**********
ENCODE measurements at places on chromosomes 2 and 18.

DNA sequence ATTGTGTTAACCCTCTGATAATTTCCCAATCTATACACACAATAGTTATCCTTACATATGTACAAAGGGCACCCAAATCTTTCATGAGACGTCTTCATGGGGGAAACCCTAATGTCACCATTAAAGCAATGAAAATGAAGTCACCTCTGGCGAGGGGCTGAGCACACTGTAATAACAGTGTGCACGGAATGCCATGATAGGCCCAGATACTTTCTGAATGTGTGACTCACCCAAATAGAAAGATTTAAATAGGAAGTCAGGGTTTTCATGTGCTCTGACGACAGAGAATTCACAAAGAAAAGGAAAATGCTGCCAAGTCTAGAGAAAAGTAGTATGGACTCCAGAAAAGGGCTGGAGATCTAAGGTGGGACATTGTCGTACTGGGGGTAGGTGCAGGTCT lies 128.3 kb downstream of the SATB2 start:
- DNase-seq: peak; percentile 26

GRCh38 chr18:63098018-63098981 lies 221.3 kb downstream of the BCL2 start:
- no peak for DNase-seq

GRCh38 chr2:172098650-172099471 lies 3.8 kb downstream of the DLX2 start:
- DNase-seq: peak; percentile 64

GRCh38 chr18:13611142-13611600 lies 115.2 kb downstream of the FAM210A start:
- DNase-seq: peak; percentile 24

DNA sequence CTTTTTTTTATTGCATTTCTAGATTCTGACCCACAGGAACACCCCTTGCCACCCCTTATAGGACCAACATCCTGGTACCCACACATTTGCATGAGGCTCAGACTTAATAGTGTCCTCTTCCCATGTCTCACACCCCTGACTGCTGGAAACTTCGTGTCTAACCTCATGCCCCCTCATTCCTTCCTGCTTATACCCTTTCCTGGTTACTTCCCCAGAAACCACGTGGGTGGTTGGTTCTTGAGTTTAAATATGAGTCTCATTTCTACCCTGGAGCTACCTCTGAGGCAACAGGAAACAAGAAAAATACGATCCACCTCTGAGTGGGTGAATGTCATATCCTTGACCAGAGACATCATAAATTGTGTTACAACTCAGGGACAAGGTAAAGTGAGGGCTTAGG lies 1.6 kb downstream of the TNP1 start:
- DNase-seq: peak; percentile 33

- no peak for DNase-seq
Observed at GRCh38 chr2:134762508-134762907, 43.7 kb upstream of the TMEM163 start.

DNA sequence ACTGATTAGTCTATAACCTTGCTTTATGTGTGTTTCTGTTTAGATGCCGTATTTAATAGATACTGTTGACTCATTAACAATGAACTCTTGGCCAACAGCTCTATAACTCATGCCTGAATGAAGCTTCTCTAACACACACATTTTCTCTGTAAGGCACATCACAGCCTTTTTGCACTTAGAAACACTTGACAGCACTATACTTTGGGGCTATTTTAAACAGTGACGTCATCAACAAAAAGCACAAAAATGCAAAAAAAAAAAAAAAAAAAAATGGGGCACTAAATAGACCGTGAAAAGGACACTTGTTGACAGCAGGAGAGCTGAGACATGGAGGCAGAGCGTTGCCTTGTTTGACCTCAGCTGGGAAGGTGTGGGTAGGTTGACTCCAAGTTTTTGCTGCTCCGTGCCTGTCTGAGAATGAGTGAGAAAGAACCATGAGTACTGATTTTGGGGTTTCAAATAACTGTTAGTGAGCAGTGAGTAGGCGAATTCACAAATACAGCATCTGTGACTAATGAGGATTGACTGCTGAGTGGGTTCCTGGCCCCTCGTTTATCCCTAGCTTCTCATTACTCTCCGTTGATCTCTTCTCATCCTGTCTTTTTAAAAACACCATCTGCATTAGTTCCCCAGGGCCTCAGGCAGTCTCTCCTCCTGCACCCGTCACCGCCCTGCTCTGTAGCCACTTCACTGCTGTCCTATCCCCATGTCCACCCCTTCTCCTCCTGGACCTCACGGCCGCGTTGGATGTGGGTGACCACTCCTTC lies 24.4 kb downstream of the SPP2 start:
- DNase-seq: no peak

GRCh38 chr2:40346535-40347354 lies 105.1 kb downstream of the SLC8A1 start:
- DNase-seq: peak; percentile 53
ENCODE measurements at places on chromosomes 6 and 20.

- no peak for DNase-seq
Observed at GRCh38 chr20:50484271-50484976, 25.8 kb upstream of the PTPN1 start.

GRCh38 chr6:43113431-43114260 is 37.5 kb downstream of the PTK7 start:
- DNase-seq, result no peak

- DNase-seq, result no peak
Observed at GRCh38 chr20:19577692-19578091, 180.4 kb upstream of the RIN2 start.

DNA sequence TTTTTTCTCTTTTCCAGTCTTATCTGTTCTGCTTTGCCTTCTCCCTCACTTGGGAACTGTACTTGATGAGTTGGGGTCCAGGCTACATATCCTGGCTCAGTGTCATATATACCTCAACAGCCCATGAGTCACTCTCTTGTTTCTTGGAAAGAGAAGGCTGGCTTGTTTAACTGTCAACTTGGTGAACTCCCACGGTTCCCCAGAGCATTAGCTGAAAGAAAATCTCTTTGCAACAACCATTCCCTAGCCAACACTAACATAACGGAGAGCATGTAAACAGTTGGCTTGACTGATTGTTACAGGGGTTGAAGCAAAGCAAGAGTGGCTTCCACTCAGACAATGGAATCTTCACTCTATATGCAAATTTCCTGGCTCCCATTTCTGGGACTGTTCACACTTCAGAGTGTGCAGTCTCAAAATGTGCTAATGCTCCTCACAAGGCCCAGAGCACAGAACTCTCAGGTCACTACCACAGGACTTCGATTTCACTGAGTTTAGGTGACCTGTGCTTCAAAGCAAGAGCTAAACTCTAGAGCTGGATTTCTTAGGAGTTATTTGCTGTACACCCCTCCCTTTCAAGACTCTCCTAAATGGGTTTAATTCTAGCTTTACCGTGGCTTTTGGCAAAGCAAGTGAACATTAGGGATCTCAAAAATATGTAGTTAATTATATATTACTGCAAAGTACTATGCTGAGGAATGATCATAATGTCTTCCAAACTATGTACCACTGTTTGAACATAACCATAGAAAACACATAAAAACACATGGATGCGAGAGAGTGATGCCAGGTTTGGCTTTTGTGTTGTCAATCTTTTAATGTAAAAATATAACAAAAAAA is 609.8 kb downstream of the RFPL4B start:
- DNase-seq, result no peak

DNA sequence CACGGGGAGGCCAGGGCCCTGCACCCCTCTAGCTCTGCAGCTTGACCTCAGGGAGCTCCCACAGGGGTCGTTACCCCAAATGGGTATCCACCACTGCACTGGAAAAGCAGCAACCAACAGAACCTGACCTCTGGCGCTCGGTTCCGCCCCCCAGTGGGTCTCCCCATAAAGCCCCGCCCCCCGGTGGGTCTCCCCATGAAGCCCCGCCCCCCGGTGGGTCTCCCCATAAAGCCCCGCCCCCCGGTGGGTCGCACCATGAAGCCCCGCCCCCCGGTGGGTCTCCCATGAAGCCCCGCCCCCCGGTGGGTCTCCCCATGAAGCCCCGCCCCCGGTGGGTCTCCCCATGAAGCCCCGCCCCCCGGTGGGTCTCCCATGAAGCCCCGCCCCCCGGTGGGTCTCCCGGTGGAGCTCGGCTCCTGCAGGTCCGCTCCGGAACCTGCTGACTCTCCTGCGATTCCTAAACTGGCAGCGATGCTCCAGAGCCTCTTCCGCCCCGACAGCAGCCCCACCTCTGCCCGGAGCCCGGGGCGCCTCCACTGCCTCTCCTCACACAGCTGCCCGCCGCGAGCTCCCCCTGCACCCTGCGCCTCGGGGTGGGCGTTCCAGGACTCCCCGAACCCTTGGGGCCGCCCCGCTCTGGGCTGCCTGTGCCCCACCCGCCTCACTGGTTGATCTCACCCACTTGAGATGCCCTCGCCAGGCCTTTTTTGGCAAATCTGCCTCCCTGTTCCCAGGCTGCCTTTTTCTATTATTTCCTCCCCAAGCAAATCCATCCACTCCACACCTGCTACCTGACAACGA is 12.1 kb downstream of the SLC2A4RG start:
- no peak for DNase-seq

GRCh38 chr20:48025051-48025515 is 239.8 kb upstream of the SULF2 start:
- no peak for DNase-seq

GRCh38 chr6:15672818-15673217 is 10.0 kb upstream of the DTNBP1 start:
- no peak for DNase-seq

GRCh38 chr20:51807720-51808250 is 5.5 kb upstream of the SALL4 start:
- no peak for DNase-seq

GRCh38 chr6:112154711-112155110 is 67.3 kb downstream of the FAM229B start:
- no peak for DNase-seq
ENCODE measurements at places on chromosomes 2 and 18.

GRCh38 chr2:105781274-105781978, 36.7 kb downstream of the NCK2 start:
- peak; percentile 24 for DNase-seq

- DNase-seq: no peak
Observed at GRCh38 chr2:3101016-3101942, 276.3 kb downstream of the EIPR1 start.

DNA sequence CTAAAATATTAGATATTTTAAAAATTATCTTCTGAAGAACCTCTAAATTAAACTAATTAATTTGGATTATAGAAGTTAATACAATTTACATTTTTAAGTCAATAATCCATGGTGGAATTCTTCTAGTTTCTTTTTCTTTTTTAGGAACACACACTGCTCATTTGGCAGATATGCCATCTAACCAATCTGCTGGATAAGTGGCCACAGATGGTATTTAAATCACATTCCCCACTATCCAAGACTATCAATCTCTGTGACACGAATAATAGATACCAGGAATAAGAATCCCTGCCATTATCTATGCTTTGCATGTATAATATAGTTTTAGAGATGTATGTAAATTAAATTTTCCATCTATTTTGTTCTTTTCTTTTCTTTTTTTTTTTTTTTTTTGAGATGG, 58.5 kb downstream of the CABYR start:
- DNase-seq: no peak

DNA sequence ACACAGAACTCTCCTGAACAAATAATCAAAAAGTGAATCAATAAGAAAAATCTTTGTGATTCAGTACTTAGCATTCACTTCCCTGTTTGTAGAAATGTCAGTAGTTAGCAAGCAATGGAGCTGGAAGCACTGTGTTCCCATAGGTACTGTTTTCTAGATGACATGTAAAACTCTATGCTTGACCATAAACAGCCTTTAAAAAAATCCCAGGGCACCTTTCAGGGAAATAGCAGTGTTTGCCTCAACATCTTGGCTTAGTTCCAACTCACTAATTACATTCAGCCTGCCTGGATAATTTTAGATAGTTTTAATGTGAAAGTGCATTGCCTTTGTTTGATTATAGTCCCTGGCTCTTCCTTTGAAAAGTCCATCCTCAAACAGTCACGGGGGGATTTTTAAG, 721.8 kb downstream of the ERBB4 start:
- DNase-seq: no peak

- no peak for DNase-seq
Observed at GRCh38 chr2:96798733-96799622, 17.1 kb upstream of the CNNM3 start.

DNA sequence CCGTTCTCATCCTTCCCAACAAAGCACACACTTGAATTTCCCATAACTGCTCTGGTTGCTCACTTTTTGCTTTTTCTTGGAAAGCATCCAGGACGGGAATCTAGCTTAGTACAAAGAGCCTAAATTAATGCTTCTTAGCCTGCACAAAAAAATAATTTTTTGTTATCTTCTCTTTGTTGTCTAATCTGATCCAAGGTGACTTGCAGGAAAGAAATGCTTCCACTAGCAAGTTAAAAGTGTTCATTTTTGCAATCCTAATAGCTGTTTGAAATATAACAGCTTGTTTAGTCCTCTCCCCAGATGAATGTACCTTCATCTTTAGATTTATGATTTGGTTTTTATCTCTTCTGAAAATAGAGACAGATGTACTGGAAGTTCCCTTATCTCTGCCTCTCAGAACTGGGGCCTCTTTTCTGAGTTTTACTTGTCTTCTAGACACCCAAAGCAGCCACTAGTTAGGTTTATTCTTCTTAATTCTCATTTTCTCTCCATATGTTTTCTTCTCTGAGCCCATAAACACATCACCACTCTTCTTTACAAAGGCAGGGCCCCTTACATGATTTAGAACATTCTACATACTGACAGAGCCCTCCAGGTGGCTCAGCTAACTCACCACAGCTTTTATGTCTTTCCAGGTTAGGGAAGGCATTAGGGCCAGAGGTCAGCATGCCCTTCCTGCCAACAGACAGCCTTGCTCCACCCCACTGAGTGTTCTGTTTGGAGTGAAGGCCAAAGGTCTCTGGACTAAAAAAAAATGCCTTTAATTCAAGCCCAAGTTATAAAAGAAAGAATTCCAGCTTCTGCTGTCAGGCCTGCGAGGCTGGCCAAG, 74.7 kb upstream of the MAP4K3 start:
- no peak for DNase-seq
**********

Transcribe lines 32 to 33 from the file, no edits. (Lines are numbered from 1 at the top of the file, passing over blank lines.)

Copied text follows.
- no peak for DNase-seq

GRCh38 chr20:51807720-51808250 is 5.5 kb upstream of the SALL4 start: